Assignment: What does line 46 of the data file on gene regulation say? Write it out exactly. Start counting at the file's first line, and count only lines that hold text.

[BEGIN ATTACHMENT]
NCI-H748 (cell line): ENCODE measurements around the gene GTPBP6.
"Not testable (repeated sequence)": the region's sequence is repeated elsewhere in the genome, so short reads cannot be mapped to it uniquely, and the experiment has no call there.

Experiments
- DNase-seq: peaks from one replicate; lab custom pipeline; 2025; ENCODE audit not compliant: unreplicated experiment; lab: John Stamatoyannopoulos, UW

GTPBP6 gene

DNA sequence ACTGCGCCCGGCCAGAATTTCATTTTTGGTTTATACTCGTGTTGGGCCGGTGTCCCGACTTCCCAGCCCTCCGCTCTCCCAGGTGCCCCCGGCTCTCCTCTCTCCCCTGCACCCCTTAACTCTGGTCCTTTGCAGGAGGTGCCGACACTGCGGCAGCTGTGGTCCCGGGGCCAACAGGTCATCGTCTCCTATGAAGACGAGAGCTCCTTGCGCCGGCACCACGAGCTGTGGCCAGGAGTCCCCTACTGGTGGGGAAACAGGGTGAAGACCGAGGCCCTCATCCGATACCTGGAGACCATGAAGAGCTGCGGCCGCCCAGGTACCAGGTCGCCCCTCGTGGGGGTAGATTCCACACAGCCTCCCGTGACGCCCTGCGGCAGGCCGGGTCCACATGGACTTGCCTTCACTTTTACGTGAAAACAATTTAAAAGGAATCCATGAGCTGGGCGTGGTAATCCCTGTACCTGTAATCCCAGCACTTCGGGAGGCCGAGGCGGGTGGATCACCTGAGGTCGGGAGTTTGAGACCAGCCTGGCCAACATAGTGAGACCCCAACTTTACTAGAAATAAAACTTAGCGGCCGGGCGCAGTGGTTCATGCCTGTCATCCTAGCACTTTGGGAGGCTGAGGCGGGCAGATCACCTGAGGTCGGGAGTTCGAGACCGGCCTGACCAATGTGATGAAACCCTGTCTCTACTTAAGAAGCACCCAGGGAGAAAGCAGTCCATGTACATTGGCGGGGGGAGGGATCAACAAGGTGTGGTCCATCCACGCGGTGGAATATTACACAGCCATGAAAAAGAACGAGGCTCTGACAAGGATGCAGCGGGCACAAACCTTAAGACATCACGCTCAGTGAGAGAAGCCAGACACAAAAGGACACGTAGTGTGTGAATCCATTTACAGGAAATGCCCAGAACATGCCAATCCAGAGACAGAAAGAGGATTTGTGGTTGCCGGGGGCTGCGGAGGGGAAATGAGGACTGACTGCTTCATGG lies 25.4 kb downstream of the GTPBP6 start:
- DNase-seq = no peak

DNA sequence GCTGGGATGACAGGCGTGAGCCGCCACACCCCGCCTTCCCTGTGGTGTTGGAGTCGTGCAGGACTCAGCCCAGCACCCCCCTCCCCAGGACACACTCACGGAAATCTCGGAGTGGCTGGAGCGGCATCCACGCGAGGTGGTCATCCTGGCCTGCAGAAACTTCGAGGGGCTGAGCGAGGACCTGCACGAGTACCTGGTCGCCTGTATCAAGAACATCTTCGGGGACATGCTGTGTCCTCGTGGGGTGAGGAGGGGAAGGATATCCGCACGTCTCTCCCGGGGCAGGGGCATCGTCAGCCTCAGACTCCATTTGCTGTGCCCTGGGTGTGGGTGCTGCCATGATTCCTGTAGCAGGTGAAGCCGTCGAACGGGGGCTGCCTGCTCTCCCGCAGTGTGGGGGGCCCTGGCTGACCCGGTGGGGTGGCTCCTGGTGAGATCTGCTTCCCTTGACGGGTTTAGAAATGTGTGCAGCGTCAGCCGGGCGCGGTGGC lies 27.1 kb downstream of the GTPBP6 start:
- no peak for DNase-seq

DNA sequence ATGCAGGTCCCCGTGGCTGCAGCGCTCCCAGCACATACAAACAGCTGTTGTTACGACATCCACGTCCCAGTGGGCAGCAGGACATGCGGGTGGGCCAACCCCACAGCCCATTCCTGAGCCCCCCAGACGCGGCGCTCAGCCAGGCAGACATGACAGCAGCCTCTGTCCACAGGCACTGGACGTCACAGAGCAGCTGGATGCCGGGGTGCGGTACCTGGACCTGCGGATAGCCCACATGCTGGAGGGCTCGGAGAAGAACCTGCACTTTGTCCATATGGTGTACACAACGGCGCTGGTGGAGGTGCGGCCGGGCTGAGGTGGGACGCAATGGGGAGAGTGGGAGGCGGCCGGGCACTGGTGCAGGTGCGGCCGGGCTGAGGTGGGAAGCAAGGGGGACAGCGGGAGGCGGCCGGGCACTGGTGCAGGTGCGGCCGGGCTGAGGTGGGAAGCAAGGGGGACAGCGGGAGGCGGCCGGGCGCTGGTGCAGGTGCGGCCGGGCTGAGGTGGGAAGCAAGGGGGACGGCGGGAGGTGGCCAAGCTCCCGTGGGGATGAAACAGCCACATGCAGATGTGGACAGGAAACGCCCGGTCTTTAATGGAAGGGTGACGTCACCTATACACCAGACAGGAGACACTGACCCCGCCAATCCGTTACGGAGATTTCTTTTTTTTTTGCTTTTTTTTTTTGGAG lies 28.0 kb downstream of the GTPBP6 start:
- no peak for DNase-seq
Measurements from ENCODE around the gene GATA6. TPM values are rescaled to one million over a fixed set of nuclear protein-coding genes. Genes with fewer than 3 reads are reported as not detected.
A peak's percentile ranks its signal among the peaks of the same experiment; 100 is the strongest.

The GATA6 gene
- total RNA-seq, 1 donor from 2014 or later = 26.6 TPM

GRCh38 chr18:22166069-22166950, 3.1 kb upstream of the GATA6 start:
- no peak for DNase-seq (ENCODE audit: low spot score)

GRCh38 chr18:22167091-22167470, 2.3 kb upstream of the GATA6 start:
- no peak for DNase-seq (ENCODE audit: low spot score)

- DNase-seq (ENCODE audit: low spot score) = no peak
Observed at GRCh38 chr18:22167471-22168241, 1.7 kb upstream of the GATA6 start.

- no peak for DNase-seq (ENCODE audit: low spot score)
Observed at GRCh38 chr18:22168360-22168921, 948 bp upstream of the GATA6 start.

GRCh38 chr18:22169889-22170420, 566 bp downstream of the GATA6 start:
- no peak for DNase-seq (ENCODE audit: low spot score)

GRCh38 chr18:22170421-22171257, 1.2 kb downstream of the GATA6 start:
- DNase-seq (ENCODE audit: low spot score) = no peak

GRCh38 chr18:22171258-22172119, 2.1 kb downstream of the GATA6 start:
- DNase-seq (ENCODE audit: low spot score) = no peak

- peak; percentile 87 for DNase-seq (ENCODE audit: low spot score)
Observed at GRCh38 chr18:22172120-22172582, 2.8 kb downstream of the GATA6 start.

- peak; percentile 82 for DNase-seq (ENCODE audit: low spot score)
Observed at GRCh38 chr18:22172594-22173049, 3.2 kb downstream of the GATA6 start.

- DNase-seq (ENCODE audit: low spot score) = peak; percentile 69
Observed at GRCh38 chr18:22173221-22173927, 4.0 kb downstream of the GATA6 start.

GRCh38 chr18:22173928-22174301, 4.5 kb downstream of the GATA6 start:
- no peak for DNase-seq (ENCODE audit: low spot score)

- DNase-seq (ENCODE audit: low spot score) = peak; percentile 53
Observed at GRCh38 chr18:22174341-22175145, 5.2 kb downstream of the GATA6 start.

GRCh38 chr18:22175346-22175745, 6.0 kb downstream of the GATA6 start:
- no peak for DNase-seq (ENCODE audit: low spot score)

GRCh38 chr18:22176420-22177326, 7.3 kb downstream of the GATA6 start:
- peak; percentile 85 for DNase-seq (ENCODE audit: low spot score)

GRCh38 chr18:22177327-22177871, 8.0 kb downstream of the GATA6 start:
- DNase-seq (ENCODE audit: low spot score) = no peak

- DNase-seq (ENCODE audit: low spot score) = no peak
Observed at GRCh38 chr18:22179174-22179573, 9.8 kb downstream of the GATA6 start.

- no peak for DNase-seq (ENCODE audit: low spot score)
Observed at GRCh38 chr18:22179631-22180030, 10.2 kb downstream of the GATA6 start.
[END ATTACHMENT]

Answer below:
- DNase-seq (ENCODE audit: low spot score) = no peak